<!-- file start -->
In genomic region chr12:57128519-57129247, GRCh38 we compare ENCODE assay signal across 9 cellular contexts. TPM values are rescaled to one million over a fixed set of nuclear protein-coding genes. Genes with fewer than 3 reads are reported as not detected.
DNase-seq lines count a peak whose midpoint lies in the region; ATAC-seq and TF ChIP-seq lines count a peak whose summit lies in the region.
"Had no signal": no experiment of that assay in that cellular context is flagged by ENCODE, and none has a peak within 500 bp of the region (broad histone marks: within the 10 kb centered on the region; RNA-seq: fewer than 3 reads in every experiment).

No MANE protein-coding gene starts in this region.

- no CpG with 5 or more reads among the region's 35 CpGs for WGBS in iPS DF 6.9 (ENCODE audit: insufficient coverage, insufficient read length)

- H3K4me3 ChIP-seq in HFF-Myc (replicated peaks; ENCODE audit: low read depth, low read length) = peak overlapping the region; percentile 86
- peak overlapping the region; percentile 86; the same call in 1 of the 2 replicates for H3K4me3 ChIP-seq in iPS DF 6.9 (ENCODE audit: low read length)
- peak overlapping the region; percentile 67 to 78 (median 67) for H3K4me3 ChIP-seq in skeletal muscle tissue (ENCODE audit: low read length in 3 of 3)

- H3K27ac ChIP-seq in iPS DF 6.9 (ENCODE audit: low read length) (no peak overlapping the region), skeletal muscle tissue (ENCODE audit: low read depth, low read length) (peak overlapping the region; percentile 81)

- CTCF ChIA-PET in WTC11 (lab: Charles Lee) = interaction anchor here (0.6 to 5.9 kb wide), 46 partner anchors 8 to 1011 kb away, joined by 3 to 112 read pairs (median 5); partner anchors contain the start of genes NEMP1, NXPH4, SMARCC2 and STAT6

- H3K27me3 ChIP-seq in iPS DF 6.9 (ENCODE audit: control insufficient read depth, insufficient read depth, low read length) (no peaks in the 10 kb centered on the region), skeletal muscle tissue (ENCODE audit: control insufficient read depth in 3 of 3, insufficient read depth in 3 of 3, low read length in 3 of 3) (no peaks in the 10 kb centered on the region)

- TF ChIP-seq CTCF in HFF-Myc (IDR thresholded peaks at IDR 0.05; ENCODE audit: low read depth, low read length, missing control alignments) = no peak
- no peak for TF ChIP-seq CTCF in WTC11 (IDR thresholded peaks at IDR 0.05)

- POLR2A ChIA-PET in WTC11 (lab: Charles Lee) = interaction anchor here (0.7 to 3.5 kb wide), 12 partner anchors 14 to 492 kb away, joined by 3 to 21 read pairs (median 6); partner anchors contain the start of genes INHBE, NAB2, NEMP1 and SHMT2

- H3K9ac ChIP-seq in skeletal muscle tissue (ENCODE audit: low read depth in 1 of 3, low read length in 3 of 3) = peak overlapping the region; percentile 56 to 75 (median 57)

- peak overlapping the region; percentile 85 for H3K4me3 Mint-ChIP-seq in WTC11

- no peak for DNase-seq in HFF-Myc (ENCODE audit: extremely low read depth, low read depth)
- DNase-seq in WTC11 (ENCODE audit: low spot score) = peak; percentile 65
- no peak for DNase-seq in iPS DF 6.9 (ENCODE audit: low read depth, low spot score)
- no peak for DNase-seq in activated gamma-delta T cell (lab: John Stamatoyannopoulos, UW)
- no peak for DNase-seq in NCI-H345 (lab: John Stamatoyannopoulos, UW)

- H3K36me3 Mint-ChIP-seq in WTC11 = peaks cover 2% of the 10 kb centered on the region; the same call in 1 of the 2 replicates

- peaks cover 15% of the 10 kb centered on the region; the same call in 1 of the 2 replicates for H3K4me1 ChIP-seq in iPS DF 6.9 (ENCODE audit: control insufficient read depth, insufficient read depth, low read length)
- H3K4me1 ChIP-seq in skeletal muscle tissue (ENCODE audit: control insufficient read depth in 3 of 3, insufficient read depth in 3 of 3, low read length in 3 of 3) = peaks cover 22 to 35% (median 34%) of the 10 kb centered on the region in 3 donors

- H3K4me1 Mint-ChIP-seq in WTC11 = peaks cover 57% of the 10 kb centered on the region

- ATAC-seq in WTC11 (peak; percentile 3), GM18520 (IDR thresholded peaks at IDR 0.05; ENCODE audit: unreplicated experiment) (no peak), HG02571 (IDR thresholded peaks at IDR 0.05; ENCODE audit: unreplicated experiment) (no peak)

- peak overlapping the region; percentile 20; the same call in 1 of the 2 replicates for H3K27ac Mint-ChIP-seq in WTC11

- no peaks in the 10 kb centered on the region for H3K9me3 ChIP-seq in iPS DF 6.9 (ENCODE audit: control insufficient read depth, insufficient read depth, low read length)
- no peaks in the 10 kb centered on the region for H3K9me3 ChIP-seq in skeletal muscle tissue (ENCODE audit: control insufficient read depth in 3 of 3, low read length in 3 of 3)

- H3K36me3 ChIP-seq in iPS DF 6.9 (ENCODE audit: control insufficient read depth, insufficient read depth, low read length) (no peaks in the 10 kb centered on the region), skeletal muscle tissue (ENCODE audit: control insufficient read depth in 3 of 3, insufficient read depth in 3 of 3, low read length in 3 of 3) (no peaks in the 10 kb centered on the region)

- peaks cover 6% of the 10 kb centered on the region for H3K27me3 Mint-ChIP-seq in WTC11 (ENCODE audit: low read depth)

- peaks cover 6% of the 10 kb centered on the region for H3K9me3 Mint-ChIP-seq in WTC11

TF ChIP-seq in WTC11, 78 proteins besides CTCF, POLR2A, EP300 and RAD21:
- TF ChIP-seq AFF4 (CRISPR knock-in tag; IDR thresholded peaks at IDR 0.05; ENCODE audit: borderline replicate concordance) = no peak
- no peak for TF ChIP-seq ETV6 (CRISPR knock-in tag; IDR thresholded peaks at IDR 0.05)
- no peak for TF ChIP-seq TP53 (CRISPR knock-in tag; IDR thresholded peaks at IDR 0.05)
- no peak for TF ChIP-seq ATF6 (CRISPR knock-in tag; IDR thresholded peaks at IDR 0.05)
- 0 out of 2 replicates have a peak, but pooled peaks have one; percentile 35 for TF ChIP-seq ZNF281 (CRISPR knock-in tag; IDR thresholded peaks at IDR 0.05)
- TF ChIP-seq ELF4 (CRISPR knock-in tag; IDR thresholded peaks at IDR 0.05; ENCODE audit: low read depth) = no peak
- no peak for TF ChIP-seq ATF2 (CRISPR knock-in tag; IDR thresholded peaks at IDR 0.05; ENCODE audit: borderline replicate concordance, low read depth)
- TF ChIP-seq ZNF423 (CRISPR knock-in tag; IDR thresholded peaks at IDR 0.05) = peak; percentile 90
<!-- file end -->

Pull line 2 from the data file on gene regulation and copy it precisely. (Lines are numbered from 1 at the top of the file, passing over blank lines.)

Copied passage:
DNase-seq lines count a peak whose midpoint lies in the region; ATAC-seq and TF ChIP-seq lines count a peak whose summit lies in the region.